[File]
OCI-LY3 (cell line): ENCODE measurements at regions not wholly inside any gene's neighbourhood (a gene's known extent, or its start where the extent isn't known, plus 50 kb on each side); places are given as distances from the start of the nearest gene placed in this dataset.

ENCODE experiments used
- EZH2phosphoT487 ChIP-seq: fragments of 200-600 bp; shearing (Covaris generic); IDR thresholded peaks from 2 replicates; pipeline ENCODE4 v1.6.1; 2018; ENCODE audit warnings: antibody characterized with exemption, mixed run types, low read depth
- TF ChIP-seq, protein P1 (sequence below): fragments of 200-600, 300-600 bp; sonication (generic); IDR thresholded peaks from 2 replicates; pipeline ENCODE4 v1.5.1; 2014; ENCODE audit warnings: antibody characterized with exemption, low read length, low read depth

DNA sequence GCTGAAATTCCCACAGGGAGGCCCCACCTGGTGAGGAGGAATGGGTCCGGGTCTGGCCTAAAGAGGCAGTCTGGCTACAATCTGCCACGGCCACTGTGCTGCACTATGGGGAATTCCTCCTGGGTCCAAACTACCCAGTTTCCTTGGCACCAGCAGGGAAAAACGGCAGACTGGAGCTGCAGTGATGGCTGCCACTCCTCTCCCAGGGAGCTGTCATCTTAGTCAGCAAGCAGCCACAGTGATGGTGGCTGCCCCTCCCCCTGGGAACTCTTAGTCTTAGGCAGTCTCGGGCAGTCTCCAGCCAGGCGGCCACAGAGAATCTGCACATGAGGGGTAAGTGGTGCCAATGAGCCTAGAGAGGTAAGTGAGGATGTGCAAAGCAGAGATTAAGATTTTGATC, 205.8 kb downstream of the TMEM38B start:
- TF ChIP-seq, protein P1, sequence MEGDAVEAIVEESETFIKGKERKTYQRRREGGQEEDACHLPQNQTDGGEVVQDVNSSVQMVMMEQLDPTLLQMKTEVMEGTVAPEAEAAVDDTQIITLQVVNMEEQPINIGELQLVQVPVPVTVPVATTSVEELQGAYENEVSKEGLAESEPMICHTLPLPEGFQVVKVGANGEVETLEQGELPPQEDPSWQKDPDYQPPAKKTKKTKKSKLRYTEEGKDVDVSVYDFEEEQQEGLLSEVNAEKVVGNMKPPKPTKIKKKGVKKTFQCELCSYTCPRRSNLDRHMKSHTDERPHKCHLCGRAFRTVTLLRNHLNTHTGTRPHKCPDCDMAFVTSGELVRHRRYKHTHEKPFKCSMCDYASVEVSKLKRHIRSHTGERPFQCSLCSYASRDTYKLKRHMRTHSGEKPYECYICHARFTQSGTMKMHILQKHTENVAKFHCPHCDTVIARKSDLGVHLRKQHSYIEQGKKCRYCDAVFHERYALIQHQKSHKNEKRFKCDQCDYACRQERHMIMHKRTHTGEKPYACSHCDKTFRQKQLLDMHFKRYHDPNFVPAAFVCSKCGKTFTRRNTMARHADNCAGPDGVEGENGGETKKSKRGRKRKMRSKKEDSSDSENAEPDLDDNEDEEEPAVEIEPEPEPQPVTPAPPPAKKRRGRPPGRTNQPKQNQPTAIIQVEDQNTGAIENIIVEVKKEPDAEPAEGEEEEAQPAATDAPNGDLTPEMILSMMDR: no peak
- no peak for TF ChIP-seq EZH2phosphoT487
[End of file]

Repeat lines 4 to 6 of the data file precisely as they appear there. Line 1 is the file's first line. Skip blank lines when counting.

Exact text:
- TF ChIP-seq, protein P1 (sequence below): fragments of 200-600, 300-600 bp; sonication (generic); IDR thresholded peaks from 2 replicates; pipeline ENCODE4 v1.5.1; 2014; ENCODE audit warnings: antibody characterized with exemption, low read length, low read depth

DNA sequence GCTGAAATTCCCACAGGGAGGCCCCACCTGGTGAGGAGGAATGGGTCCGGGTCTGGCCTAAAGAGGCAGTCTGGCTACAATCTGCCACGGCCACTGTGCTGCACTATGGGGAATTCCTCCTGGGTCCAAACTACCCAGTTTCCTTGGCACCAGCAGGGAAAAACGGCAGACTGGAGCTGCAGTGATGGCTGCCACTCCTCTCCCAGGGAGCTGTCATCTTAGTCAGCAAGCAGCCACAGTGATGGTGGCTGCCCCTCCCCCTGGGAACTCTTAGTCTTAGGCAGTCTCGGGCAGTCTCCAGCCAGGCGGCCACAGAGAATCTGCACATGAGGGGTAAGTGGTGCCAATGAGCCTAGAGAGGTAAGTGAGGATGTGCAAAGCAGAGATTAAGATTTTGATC, 205.8 kb downstream of the TMEM38B start:
- TF ChIP-seq, protein P1, sequence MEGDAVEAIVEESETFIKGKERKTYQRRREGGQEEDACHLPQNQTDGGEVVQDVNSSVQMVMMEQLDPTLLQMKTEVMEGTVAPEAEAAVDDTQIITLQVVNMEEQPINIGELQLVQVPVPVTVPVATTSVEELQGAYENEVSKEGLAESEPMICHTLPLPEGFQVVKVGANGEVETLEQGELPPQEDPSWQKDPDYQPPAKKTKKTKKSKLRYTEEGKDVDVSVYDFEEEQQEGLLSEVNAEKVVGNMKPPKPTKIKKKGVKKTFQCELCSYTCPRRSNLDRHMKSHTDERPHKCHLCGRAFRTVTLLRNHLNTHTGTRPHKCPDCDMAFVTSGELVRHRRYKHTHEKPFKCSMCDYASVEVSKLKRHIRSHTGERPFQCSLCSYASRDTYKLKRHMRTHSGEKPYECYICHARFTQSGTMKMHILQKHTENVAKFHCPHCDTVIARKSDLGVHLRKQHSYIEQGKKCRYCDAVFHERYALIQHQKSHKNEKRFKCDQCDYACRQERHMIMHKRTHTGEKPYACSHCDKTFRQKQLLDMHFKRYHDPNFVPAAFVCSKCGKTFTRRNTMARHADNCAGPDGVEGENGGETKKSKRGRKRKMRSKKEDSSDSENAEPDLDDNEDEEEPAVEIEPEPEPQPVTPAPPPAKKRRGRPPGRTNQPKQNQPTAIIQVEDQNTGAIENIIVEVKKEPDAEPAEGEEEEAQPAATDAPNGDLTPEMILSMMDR: no peak